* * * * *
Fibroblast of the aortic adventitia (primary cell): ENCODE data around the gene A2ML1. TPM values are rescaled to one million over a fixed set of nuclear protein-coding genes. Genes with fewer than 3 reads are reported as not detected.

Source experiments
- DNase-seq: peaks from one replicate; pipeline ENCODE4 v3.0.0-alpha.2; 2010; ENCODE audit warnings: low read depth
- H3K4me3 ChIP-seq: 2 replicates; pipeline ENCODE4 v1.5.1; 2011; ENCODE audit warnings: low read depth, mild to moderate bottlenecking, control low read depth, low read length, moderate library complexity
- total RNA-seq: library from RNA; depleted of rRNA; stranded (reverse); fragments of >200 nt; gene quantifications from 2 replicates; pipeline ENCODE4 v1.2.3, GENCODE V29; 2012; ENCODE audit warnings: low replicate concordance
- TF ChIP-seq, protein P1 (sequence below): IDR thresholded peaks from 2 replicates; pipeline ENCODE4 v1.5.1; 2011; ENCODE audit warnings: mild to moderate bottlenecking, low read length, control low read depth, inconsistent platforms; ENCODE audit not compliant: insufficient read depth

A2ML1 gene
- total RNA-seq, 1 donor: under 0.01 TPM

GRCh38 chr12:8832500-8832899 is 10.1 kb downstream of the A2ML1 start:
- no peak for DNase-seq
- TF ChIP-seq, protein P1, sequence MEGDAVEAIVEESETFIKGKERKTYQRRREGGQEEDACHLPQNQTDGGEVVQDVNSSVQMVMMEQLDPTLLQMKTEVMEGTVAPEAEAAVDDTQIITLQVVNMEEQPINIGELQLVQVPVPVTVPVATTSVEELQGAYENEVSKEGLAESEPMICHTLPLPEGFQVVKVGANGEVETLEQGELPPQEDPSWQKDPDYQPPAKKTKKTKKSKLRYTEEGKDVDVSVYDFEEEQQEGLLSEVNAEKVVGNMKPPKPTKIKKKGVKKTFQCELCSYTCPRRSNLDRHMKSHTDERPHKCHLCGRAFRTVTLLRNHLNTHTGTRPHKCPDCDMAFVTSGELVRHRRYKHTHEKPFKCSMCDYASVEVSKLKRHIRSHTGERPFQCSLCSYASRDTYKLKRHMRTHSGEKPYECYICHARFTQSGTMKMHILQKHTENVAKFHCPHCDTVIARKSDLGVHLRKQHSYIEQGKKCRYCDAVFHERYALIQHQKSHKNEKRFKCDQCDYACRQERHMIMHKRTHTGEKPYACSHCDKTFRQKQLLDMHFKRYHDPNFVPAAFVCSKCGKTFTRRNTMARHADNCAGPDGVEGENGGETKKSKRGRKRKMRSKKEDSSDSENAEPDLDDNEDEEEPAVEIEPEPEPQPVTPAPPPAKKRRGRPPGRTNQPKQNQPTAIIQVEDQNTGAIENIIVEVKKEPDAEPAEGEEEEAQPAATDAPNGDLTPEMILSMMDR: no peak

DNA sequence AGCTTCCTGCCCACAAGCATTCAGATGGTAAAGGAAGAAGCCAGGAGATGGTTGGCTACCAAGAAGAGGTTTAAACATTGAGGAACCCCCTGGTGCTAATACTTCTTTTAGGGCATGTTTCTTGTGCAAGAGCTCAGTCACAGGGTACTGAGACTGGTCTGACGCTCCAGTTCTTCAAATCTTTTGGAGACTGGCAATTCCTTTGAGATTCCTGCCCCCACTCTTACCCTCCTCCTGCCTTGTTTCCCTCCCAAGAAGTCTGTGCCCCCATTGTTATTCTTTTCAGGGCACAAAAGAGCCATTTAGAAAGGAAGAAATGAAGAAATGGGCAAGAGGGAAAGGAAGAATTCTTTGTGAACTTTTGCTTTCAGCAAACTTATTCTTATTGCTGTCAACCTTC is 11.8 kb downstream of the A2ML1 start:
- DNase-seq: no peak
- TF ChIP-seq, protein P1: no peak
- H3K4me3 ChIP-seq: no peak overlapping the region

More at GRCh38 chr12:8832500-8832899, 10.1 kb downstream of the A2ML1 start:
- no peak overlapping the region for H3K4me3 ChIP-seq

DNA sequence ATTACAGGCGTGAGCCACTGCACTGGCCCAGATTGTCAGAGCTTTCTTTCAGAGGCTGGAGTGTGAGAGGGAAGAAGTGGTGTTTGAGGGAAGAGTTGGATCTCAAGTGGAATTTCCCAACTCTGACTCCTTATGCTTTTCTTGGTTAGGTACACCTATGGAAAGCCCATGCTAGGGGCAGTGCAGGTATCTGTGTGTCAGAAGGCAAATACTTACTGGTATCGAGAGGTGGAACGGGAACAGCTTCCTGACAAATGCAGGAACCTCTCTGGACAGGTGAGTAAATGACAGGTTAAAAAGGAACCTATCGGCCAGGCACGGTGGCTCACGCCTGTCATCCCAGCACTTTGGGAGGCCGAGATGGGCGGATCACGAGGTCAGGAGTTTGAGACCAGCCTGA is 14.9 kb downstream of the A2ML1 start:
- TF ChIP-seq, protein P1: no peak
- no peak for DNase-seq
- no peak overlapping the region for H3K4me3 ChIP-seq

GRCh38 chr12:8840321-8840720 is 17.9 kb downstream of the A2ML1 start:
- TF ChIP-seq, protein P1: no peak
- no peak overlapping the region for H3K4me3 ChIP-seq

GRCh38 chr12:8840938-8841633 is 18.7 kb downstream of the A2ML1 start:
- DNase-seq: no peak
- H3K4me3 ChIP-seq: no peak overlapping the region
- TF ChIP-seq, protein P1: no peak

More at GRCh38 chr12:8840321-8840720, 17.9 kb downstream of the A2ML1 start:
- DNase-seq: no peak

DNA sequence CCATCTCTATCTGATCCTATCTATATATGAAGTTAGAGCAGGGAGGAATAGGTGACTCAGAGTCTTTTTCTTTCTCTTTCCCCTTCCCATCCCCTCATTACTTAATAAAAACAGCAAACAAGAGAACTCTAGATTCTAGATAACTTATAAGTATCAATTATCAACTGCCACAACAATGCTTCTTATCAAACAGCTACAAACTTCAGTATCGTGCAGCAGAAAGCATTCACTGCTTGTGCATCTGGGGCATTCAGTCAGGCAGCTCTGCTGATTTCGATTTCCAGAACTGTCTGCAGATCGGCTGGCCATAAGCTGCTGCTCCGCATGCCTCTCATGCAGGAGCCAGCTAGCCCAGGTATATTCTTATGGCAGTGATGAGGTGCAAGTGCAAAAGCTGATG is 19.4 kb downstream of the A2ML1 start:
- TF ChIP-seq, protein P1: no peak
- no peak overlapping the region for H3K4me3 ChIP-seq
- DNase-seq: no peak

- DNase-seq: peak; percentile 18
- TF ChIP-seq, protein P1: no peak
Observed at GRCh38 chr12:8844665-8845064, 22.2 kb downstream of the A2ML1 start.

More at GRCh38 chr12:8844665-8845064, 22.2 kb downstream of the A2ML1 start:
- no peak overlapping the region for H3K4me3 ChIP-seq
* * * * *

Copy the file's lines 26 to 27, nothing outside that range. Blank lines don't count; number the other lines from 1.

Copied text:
- DNase-seq: no peak
- H3K4me3 ChIP-seq: no peak overlapping the region